A-ha! A letter!

I worked on it for a few days, and read it out loud at the following writer’s group meeting. The consensus?

That the chapter was now a story, rather than an “info dump”, and was now something with a much more interesting opening line. Several people commented they now wanted to know more, were compelled to keep reading; the prior version didn’t create that interest. (The opening chapter, in the letter format, is one of the chapters I provide for people to read.)

So, as you can see, your opening line can take some time to develop. And may not do so without feedback.

While the opening line is important, I would, however, encourage you to do two things as you work on your early drafts:

1) Not worry about the opening chapter (just get something, anything down).
2) Not worry about the opening line of the opening chapter (just get something, anything down).

Yes, King has stated he’s spent years and months crafting the best opening line he can, this is after he’s been through at least a few drafts. Maybe even sitting on the last one. Nowhere does he say that you must come up with the most damnably awesome first line right off the bat.

So just start.

That’s the first thing I recommend.

Next post:  Building a Home for Your Plot: Story Structure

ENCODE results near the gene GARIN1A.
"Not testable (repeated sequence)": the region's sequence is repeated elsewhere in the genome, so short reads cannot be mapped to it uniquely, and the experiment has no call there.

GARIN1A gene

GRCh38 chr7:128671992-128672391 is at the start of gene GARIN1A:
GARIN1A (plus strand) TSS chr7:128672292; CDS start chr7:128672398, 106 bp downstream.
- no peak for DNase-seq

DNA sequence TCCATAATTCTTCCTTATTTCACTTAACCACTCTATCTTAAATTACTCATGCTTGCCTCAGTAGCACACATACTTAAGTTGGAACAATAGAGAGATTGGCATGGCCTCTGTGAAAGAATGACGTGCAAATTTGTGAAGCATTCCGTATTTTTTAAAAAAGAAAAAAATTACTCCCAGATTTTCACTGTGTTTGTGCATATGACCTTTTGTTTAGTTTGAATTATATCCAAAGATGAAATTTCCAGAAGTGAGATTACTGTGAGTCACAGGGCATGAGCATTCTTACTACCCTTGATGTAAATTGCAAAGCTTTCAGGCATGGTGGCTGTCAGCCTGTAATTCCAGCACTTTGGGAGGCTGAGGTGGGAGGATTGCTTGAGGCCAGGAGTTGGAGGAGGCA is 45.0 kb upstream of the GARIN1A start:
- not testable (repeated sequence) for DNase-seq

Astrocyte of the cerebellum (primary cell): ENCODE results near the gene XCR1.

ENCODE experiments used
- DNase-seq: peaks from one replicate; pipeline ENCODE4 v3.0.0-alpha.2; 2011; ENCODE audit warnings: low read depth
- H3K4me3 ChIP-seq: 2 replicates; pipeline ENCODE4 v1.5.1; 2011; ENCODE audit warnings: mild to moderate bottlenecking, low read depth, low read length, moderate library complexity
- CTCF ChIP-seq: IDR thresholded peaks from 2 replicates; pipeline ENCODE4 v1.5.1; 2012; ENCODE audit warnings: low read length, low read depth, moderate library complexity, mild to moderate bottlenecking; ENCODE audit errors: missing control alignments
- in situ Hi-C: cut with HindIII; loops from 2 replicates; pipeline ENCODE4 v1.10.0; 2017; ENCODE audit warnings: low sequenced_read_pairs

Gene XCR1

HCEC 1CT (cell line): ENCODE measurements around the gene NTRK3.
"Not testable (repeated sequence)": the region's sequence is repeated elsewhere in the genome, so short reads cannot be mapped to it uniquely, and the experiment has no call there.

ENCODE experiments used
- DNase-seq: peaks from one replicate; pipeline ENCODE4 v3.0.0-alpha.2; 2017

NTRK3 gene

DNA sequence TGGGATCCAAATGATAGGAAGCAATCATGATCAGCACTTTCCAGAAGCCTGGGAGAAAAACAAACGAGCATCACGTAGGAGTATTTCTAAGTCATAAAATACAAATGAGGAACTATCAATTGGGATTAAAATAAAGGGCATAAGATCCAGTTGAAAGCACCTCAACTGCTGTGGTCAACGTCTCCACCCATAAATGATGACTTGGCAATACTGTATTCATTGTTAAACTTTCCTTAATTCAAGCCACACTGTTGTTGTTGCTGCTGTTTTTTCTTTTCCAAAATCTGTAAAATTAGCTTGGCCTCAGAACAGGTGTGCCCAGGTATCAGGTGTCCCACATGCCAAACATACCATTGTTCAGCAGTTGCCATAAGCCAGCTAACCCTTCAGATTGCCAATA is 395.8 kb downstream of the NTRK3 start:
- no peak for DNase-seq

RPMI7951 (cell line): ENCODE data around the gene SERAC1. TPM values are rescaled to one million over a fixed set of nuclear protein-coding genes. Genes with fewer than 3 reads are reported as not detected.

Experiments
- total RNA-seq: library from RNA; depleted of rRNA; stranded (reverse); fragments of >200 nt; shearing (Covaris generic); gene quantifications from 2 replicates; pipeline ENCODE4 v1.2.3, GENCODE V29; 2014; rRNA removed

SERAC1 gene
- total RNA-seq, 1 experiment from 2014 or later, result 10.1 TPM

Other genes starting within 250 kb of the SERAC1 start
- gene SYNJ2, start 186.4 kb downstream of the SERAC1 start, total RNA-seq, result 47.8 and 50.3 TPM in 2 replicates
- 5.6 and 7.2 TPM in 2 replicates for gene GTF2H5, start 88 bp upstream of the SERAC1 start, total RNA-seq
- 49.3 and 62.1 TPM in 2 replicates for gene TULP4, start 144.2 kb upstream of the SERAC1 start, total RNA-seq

1) Preferably, go to a “brick and mortar” bookstore for these exercises (or use an online bookstore, if you like), either one that has new and used or new. Browse through the showcased books and find three books that have really compelling first sentences. Jot them down in a notebook, then make further notes about why they pull you in. Is it the voice? The drop into action?

2) Next, find three books with really bland opening lines. Jot them down and also note why they’re bland to you. How would you change them so they were more interesting?

3) In both cases, note what the opening line (and the following opening paragraph) tells you about the story and the narrator. Compare the compelling lines to the not-so-compelling ones. In either case, does the opening line/paragraph create the same kind of interest as the summary on the back of the book or on the flaps?

Questions? Comments? What do you feel makes a compelling opening sentence of a story? Leave a comment below, or email me using the “Contact” link, or at heather (at) heathercurryselfbooks (dot) com. You can also follow me on my Facebook page and on Twitter (@HCSBooks). I’m also on Instagram (heathercurryself). Also, do leave me feedback about this post!

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19: Pacing Yourself: Creating a Sense of Action in Words
21: Structural Integrity: Acting on the Plot